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Issues in Science and Technology Librarianship
Summer 2002

Book Reviews

CRC Dictionary of Agricultural Sciences

Helen Smith
Agricultural Sciences Librarian
Pennsylvania State University

Lewis, Robert A. CRC Dictionary of Agricultural Sciences. Boca Raton, Fla.: CRC Press, 2002. 674p. ISBN 0-8493-2327-4. $89.95 (Hardcover).

Agriculture is a broad subject area so anything that helps us in our reference work is to be commended. The 15,000 terms in this dictionary, according to the back cover, relate to "all aspects of agriculture, from traditional farming the latest developments in biotechnology and genetics." The subject coverage does appear to be slanted towards the environmental sciences. However, no detailed scope note is included so it is impossible to determine if the book meets its goals. Also, the criteria for including terms, and the resources consulted, are not described. The "about the author" section describes the author as experienced in areas of pollution and the environment, and that may explain the strong coverage of those subjects. This dictionary is easy to use with the term in boldface and the subsequent definition indented slightly. There are however, no illustrations. The terms included consist of full words, phrases, abbreviations, and variant spellings (with references back to the main entry). Phrases are often listed under the main term. For example the phrase "occult antigen" is defined in the paragraph on "antigen" along with many other types of "antigens." In some cases there is a cross reference leading from the phrase to the correct term, in some cases there is not. This listing of many phrases under one term can make some of the entries quite lengthy. Simple terms may also have long entries due to the many variant meanings that are included. There is a strong coverage of environmental issues and chemicals, with many of these entries being much more than a simple definition, actually quite encyclopedic in nature. Chemical entries usually include uses, toxicity, and history.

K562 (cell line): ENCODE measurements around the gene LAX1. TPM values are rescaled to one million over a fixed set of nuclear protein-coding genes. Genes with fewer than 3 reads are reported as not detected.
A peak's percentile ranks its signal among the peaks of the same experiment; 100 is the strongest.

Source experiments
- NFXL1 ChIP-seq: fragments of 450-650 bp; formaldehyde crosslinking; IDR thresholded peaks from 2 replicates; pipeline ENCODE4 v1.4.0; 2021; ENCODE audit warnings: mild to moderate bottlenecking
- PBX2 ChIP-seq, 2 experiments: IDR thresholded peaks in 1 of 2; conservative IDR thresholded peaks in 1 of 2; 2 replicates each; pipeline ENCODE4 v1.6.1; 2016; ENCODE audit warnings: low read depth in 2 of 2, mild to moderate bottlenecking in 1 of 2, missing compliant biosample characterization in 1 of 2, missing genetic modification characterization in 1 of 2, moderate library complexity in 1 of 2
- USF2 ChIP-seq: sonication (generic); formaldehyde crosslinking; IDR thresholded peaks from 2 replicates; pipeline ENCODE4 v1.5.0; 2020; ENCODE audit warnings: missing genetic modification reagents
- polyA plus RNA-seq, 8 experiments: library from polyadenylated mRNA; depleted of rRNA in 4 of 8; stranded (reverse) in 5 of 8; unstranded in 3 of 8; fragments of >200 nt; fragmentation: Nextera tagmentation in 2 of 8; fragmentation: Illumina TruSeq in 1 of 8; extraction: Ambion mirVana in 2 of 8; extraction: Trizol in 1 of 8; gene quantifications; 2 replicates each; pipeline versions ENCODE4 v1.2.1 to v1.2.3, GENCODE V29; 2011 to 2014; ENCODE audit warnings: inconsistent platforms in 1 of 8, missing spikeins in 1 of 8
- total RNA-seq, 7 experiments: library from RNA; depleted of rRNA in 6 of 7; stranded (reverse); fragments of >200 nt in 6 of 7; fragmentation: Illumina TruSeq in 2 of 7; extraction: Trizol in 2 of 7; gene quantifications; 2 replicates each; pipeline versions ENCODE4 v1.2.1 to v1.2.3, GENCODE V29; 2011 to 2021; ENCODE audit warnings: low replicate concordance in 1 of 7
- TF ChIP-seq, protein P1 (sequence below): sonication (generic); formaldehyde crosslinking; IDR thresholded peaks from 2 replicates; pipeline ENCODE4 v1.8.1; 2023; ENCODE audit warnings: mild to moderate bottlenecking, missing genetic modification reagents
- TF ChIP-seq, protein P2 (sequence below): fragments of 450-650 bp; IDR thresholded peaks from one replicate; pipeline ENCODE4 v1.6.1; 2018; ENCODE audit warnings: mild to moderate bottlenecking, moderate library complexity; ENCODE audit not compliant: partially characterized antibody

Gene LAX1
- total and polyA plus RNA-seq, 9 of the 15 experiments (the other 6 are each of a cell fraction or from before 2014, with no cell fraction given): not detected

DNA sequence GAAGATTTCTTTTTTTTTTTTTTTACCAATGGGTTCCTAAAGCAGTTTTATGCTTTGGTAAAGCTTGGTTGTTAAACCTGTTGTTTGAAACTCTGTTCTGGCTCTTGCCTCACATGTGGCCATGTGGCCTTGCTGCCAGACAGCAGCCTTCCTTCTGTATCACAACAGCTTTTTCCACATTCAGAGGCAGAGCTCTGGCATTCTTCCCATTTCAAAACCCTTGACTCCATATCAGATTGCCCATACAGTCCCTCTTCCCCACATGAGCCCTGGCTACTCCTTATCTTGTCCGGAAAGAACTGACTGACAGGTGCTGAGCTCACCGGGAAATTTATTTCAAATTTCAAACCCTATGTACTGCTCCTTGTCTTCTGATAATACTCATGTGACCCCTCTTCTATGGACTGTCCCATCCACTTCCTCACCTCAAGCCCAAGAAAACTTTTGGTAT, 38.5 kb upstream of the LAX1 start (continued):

It is always difficult to evaluate a dictionary. If it contains the one word someone is looking for, then it is invaluable. This dictionary may be unique in its combination of agricultural terms with a strong representation of environmental terms and concepts. Although it claims to include traditional farming terms, it does not compete in that area with the John Winburne's classic Dictionary of Agricultural and Allied Terminology (Michigan State University Press 1962). This dictionary does not make it to my "must have" list, but it can be recommended for its coverage of more recent concepts in biotechnology and the environment and would be a useful purchase as an additional resource for an agricultural reference collection.

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